The inaugural Beazley Cyber Services Snapshot has taken a deep dive into the increasingly complex issue of data exfiltration. Gathering data from 2020 to Q1 2022, the report shows how extortion is evolving, why companies must take a multi-pronged approach to cybersecurity, and how they should respond to the risks.
“Extortion incidents no longer just involves file encryption,” said Raf Sanchez, Beazley’s global head of cyber services. We are seeing data exfiltration now prevalent in a significant majority of incidents reported to our cyber services team. Multiple threat actors are involved, and they are encrypting systems, stealing and selling data they’ve accessed, and also threatening to expose the fact that an organisation’s data was stolen unless payment is provided.
“This is an increasingly complex landscape and it’s essential that organisations understand the threats and resulting vulnerabilities of these new threat vectors.”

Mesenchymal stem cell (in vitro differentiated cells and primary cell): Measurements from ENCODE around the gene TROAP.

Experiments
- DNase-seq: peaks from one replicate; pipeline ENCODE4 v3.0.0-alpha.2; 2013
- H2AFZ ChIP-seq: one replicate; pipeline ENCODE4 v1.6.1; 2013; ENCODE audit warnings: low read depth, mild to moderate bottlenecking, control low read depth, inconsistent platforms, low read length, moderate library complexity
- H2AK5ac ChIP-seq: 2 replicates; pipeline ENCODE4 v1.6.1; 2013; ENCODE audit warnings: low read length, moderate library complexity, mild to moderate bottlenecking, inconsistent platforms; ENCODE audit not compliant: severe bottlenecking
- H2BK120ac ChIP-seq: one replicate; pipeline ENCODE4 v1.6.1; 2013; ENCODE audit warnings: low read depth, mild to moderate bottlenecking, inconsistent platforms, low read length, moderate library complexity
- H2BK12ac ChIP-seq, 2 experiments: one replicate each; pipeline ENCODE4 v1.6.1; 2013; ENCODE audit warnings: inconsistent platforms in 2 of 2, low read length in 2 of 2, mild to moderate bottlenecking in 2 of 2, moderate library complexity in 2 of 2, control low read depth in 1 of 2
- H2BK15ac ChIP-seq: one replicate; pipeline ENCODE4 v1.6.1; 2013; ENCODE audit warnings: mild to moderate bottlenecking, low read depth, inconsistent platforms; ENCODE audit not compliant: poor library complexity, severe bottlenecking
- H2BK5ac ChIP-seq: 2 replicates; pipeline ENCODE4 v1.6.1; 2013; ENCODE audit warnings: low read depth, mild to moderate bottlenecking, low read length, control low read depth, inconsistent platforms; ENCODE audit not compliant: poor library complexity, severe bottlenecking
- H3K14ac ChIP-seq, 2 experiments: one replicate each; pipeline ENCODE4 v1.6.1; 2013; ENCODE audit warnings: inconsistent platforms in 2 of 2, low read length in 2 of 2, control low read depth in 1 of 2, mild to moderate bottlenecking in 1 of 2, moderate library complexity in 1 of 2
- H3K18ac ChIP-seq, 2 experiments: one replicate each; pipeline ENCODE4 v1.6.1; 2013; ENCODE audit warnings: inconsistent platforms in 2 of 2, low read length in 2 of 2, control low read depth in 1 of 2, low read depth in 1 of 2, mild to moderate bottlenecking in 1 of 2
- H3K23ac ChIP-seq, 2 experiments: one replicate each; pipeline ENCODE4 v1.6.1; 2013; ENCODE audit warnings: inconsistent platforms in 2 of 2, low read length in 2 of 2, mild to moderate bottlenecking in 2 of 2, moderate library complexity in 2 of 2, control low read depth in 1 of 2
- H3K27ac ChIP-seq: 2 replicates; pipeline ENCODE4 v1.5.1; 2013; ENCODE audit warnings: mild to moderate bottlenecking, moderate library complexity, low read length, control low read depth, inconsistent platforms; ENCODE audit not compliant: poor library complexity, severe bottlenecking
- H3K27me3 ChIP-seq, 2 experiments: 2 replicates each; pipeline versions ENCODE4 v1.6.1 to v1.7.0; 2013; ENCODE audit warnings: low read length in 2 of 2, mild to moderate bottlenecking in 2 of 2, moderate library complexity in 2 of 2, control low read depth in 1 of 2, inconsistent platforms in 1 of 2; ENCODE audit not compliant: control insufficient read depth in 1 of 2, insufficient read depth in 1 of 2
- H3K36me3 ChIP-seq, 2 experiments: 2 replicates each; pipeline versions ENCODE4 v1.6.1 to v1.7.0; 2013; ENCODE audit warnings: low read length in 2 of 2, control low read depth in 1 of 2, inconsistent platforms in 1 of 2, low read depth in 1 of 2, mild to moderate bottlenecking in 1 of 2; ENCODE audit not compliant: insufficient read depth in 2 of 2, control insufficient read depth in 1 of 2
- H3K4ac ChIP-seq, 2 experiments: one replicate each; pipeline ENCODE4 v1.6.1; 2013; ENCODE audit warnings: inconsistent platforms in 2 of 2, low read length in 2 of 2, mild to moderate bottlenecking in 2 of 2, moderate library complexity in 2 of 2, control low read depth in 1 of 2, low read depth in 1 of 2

The Q1 2022 snapshot shows a particularly notable rise in professional services firms falling victim to business email compromise – a figure that rose to 33%. There is risk in organisations’ own behaviour as well. As more companies move their operations into the cloud, they make the common mistake of expecting that their cloud providers will provide security on their behalf.
“Often the [security] tools may be there, but they are not enabled by default,” said Beazley cyber services Manager for Paris, Jad Nehme. “In other words, you can’t just ‘cloud and go’ and expect a secure experience.”
Looking ahead, multi-factor authentication (MFA) is still essential, Beazley said. Without it, a threat actor who uses the correct credentials to connect to an organisation’s system can remain undetectable. Forms of MFA that can be considered more secure include push notifications, time-based one-time passwords (TOTP), authenticator apps, and biometrics.
The Cyber Services Snapshot will be published with a different topical focus every quarter, updating key data points such as cause of loss by industry and business email compromise using incidents reported to Beazley, threat intelligence, and open-source data.